Thus far, we have considered only the light-sensitive conductance under voltage-clamp conditions. Next, we extended the modeling to the voltage domain by allowing interplay between light- and voltage-gated ion channels and compared our results with intracellular voltage recordings with sharp microelectrodes. We used a detailed Hodgkin-Huxley type model of a typical Drosophila photoreceptor's plasma-membrane, which incorporates a suite of voltage-sensitive K+-channels and accurately simulates voltage responses to current pulses [22, 23] (Figure 3A). Here, we further allow the voltage of the plasma membrane to feed back to the phototransduction cascade by regulating the electromotive force for the light-sensitive current across all microvilli (Figure 3B; Figure S3A), as must happen in vivo. As the photoreceptor depolarizes to a light stimulus, both the battery that drives calcium and sodium ions through TRP channels and the membrane resistance reduces throughout the cell, adapting (attenuating) bumps in every active microvillus, irrespective of their bump history. Thus, together intracellular voltage and calcium accumulation (Figures 2F and 2G) provide global feedbacks, which affect all microvilli, causing a divisive nonlinearity [24] that dynamically adapts their bump sizes to the ongoing photon rate, as supported by noise analysis [8, 14, 15, 25]. Consequently, the macroscopic voltage response becomes compressed (Figure 3C). Furthermore, the transition from prolonged dark adaptation to light adaptation [7, 8], which narrows the width of the early transient voltage responses, can be replicated by narrowing the bump latency distribution (Figures S2C–S2E) and understood as a memory of light exposure [26], presumably mediated by intracellular calcium accumulation affecting the microvilli globally.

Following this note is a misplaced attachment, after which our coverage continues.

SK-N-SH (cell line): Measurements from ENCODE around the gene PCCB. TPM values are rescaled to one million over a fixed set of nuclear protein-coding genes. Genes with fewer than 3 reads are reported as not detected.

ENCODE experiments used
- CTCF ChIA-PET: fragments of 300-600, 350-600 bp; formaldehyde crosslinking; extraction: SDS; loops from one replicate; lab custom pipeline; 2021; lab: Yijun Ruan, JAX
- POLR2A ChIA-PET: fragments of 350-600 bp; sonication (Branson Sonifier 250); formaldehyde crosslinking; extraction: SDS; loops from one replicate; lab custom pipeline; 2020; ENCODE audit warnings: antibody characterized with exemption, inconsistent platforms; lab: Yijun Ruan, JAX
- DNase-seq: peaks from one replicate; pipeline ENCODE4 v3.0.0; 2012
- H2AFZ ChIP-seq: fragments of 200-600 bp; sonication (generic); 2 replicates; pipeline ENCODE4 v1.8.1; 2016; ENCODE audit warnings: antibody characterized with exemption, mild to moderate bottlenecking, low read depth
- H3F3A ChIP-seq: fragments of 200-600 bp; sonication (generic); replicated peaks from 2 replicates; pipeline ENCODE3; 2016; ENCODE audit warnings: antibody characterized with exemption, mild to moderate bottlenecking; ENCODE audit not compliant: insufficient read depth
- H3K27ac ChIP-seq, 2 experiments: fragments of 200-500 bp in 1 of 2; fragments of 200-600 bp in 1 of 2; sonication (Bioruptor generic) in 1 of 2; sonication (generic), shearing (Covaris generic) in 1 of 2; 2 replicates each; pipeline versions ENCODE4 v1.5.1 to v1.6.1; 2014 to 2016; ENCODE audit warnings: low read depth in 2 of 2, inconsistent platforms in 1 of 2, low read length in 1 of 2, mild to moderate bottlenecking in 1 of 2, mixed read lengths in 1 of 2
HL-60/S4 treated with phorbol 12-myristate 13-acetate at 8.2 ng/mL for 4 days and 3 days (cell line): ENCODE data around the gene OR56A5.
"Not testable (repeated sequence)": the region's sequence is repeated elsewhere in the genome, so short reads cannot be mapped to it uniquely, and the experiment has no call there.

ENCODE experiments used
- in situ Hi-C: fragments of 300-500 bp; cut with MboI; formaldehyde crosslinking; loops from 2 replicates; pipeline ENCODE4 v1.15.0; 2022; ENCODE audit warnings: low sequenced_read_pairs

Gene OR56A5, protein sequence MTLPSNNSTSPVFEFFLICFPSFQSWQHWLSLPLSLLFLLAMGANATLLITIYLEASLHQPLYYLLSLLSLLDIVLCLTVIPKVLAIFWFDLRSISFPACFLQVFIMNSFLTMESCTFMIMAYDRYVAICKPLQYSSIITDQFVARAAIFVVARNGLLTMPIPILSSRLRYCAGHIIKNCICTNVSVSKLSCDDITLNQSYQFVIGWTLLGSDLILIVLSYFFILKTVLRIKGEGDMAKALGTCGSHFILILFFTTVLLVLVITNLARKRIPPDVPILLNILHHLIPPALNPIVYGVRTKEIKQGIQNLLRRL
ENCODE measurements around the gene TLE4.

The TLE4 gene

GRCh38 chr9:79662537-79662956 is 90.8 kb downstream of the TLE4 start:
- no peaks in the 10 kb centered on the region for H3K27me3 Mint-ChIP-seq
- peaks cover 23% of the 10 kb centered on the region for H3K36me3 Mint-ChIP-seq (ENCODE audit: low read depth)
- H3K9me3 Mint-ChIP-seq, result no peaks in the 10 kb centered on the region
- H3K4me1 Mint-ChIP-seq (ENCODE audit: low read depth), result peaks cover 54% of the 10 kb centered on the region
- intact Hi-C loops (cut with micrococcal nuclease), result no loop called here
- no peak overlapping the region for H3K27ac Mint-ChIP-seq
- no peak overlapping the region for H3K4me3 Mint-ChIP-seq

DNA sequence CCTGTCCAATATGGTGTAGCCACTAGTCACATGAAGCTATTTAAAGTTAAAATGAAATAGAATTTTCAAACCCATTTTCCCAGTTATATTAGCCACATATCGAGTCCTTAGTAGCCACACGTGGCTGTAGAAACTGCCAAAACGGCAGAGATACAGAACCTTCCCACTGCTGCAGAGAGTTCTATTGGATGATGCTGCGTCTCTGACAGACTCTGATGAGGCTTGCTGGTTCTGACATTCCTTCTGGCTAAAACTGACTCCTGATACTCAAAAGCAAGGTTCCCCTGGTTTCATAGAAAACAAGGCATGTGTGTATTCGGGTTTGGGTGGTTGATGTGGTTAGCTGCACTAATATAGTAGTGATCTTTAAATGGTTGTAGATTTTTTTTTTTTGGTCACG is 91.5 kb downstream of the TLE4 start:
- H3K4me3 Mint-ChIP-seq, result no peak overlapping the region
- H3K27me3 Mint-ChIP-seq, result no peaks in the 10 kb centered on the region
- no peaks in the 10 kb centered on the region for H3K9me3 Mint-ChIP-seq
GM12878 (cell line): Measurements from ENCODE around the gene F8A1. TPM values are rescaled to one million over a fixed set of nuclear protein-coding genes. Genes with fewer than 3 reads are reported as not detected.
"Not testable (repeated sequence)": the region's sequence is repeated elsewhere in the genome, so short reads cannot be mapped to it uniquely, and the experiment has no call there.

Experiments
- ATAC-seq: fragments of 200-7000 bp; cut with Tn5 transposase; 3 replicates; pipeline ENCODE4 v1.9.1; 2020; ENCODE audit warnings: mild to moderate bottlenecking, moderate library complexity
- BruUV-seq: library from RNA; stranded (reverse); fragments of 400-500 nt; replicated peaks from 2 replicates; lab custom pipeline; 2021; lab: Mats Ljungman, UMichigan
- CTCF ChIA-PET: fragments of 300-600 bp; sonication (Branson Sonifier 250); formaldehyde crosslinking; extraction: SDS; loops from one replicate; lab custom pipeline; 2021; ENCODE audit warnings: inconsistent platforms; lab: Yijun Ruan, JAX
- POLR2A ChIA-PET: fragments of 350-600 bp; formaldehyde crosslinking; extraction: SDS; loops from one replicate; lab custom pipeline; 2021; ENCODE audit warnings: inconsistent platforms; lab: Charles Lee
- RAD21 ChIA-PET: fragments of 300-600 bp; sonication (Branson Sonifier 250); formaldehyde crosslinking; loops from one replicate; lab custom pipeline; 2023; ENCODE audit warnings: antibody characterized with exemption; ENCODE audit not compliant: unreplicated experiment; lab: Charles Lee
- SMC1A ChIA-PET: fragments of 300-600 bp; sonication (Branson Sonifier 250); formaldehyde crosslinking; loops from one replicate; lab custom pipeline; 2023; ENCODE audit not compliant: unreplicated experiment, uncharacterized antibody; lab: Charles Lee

Microvillar Bump Production Dynamics Set Information Rate

To examine how Drosophila photoreceptors sample and process visual information in different light-adapted states, we recorded voltage responses to repeated pseudorandom (white noise) and naturalistic (collected from natural environment [1]) contrast sequences at six different intensity levels in vivo at 25°C. By using established noise analysis techniques on the responses to the white noise sequence [8, 12, 14, 26], we extracted the average bump shapes and their latency distributions under different adaptational states (Figures 3D–3J). As previously reported, the average bumps were larger and slower at dim intensities and smaller and faster at brighter illumination (Figure 3I), whereas the bump latency distributions, in even a weakly light-adapted state (Figure 3J), were narrower than following prolonged dark adaptation (Figure 1E), but then changed little during adaptation to further increasing background intensity [8].

The estimated bump shape and latency distribution statistics at each light intensity level were incorporated into the full model by refixing two negative feedback parameters: ns and la (Figures S3B and S3F), which regulate the strength and speed of the Ca2+-dependent negative feedback in each simulated microvillus (Figures 4A and 4B). By simulating bump production over all 30,000 microvilli, the model was then used to predict microvilli availability and macroscopic voltage responses during repeated naturalistic stimulation (NS) at each light intensity level.